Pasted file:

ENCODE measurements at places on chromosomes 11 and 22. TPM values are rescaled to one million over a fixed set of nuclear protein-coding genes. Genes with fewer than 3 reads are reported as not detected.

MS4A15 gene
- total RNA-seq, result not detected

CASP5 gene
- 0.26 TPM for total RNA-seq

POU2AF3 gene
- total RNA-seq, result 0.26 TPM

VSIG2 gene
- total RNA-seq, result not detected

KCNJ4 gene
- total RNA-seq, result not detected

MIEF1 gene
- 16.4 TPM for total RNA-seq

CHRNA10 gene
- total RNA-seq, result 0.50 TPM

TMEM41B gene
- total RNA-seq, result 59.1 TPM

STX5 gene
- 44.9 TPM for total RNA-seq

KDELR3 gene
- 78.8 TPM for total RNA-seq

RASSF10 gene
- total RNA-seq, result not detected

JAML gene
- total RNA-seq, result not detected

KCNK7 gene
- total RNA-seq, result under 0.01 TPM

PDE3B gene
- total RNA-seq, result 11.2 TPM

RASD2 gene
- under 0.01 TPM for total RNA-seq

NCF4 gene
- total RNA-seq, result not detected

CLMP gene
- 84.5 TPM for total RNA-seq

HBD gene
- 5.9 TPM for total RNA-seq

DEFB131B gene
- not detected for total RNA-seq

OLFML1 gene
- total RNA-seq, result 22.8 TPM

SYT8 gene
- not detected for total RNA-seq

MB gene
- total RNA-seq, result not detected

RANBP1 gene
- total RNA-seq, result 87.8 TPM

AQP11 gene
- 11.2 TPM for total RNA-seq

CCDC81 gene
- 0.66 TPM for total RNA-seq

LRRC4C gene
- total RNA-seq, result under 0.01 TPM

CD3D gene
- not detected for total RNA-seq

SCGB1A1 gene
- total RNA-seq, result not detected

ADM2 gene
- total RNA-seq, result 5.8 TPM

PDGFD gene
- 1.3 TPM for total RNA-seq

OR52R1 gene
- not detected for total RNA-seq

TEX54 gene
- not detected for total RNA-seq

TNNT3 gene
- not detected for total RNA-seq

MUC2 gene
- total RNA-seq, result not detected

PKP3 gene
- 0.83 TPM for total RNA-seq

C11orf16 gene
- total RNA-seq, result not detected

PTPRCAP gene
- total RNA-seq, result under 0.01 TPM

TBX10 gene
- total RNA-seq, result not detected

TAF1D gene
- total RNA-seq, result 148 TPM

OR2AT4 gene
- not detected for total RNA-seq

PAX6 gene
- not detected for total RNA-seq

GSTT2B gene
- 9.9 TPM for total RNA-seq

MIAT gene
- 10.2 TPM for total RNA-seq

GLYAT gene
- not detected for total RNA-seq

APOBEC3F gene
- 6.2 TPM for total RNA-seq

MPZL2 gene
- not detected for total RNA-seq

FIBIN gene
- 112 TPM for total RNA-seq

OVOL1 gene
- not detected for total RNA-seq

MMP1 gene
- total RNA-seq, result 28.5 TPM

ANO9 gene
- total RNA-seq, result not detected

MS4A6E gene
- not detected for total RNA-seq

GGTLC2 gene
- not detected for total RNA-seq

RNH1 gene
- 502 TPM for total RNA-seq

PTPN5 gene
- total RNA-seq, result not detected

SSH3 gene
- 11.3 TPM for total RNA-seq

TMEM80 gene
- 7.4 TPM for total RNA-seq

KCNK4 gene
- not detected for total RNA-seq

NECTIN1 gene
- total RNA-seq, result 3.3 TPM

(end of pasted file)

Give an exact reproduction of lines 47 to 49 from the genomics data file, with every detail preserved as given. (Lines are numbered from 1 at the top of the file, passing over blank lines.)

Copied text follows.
- total RNA-seq, result 87.8 TPM

AQP11 gene
- 11.2 TPM for total RNA-seq